Rev. Dr. Richard Gentzler, Jr.

Church leaders who are intentional in older adult ministry realize that there is no older adult population. Rather, there are multiple older adult populations. And each one is very different.

No one ministry type reaches all the older adults in a congregation or community. Not only are there many different age-cohorts, from 55 to 105, but there are very different needs and concerns as people age and grow older. Older adults have different socio-economic, health, educational, career, and lifestyle experiences. Plus, older adults can be married, widowed, never married, divorced, healthy-active, frail-elderly, homebound, grandparents raising grandchildren, working full or part time, and residents of continuing care retirement communities.

Older adults are perhaps the least homogenous of all age-cohorts—no two older adults are exactly alike. Their needs, concerns, abilities, likes, and dislikes are all vastly different from one another. Yet for some church leaders, planning ministry with older adults is viewed through a single lens as if all older adults think, act, and behave alike or that their needs, concerns, and abilities are the same. Imagine if we grouped all children between birth through high school as having the same abilities and needs. We would think that ridiculous. Yet, some leaders use this same thinking when envisioning, planning, and budgeting for older adult ministry.

We can equate these differences in elderhood as we reflect on Paul’s example of the gifts of the Spirit. Paul wrote, “There are different spiritual gifts but the same Spirit, and there are different ministries and the same Lord, and there are different activities but the same God who produces all of them in everyone.” (1 Corinthians 12:4-6)

Intentional congregations and savvy leaders recognize these differences and plan ministry accordingly. Churches that are intentional in ministry by, with, and for older adults realize that the wealth of experience, wisdom, and faith that often abounds in older persons should not be lost or underutilized. These churches see the challenges and opportunities for intentional ministry and build upon this awareness.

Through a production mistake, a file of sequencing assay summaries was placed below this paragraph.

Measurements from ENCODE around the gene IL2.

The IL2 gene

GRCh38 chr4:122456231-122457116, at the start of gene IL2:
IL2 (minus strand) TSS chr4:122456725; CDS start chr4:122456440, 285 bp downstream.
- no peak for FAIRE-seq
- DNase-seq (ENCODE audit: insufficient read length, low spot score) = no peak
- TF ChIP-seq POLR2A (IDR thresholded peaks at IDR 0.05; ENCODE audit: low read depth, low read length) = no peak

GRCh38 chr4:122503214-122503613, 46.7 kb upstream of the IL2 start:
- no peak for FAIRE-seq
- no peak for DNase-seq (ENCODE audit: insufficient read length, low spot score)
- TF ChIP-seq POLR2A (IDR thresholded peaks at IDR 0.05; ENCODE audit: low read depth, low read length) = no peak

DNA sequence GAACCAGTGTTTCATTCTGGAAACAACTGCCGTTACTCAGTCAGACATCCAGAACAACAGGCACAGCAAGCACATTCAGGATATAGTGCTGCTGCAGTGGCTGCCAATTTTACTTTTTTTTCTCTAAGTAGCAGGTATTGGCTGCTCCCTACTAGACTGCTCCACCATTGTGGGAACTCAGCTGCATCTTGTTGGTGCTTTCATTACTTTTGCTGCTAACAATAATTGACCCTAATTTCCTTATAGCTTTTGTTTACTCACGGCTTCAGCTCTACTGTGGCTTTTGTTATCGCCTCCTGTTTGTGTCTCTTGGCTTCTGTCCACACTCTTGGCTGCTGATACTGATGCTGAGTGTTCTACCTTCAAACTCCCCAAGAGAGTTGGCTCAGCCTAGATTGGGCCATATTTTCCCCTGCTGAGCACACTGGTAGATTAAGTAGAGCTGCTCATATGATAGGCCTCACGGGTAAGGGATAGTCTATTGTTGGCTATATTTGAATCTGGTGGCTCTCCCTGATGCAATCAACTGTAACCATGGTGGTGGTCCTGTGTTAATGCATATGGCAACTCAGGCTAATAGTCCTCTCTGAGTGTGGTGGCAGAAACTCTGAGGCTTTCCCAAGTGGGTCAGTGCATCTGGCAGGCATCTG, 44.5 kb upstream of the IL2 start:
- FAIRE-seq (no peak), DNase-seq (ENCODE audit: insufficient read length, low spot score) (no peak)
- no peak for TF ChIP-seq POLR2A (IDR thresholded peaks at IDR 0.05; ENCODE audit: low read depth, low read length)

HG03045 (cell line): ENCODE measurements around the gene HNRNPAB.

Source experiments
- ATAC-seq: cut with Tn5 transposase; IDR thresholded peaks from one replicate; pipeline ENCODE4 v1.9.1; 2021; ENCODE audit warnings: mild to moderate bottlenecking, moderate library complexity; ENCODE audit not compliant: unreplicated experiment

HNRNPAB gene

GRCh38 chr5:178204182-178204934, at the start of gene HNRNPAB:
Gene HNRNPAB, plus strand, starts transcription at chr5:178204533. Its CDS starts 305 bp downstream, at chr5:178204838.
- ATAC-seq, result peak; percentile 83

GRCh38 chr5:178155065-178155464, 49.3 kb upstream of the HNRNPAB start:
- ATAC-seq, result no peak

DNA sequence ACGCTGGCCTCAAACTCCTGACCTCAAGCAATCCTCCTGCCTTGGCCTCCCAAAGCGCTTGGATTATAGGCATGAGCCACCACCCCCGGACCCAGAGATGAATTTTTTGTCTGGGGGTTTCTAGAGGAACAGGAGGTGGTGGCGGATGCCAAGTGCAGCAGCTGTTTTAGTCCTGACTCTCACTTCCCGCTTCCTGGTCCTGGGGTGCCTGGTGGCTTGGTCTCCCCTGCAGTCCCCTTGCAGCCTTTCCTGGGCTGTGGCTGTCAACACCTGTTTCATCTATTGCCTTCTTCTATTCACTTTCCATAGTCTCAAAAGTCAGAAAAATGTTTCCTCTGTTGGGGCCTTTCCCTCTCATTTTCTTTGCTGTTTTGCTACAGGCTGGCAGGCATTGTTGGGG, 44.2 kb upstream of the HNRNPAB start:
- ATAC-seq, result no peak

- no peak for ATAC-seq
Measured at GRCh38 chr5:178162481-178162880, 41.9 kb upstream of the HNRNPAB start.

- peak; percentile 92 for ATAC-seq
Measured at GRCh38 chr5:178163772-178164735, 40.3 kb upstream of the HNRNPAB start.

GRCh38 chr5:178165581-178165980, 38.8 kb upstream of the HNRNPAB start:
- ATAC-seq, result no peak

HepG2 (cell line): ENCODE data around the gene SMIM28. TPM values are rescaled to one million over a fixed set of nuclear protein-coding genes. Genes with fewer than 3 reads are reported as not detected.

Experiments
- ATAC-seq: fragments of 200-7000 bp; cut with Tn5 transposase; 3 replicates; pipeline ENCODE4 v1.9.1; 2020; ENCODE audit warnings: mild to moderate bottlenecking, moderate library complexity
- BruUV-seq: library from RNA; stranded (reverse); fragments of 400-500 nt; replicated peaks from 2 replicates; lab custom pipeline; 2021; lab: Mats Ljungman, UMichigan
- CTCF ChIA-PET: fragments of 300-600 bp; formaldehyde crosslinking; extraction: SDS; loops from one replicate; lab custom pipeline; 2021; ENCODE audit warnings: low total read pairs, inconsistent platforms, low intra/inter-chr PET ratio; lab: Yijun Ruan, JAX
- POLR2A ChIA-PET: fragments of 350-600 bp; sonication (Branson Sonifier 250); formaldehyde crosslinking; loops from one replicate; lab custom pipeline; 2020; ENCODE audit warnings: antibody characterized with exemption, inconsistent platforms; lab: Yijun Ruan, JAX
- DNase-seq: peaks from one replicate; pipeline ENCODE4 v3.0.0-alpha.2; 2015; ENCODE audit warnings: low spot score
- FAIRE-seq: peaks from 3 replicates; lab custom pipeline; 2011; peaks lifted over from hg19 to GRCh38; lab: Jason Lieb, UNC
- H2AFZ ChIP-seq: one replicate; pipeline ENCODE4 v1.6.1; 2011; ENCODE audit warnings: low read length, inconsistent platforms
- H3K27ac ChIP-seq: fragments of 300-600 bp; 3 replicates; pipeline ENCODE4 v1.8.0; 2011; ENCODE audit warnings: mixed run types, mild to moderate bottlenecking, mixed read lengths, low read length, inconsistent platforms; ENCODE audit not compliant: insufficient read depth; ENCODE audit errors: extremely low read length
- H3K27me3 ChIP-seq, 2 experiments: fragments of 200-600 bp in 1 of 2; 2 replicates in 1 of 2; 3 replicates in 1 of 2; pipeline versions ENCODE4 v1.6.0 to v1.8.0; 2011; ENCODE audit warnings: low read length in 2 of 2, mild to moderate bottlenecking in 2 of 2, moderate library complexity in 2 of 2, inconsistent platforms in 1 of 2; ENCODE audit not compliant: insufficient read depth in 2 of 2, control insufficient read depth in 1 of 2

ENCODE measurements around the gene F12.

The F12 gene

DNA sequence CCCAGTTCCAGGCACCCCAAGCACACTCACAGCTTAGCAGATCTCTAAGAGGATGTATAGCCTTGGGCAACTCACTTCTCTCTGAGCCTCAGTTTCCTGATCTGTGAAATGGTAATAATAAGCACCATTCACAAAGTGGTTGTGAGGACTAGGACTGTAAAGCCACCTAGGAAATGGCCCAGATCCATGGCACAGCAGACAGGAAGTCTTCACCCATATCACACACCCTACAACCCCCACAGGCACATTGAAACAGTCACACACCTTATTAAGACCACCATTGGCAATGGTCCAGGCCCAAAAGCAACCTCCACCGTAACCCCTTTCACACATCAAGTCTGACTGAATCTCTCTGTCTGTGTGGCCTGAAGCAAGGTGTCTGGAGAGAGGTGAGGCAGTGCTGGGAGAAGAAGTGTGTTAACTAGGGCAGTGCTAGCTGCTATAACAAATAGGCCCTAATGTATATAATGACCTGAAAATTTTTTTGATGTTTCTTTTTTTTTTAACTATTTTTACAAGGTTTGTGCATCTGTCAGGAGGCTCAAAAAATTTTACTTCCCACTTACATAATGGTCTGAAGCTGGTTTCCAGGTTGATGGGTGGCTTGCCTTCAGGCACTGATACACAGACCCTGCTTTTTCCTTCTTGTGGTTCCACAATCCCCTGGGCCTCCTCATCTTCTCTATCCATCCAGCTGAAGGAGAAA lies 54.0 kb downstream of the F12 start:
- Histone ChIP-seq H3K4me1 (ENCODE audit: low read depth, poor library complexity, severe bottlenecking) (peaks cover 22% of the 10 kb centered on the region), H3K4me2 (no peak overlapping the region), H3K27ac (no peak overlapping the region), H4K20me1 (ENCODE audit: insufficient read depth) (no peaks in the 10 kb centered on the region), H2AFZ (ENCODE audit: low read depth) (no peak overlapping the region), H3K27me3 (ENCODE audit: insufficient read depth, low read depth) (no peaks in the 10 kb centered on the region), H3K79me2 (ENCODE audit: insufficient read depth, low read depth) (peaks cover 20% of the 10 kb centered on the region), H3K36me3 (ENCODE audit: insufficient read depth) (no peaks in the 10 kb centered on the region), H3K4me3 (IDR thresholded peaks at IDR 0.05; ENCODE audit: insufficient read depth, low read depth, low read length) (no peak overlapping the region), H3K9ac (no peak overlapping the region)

Many congregations intentional in their ministry with older adults use the S.E.N.I.O.R.S. Ministry Model. This model, briefly described below, identifies seven key areas for ministry: spirituality, enrichment, nutrition/fitness (health & wellness), intergenerational, outreach/evangelism, recreation/socialization, and service. It is a highly effective tool for making certain congregational ministry with older adults is intentional and comprehensive.

S.E.N.I.O.R.S. Ministry Model

S – Spirituality: Plan and develop Bible study groups; prayer groups; adult religious education classes; life review classes; spiritual retreats; guided journaling classes; worship participation; rituals to acknowledge life transitions dealing with change, separation, loss, and new commitments; healing services; and seminars on end-of-life issues.

E – Enrichment: Plan and develop classes and small groups relevant to the specific learning needs and concerns of older adults. You might focus on community issues and current affairs; computers and technology; financial, legal, and health concerns; wills and advance directives; fine arts such as painting and music; writing one’s life story; travel and field trips; and literacy programs.

N – Nutrition/fitness (health & wellness): Plan and develop a parish nurse ministry (Faith Community Nursing); congregational health-care ministry; low-impact aerobics and other physical fitness classes; health fairs; and cooking classes.

I – Intergenerational: Plan and develop opportunities for coaching, mentoring, and tutoring future generations. Involve all ages in worship, study classes, and spiritual life retreats. Encourage participants of all ages in service and mission projects.

O – Outreach/evangelism: Plan and develop ways for older adults to reach out to other older adults who do not have a church home or those living in continuing care retirement communities; start adult day-care ministry; provide respite care and meals; and offer minor home maintenance ministry.

R – Recreation/socialization: Plan and develop social activities for health and fun living; conduct golf, fishing, and other sports outings; attend ball games and the theater together. Encourage walking, hiking, and camping/RV activities. Invite older adults to participate in gardening, flower arranging, and card and board games.

S – Service: Plan and develop opportunities for older adults to engage in service projects, including short-term mission projects, community service projects, respite-care ministry, prison ministry, meals on wheels delivery, visitation ministry, transportation ministry, home ramp construction, and home chore ministry.

Next month ENCORE Ministry Matters will include part 2 of Intentional Older Adult Ministry and examine the various stages of aging and elderhood in our congregations.

For more information on the S.E.N.I.O.R.S. Ministry Model read An Age of Opportunity: Intentional Older Adult Ministry by Richard H. Gentzler, Jr. – Discipleship Resources, 2018.

This article appeared in the March 2021 issue of ENCORE Ministry Matters. To receive this free monthly enewsletter, contact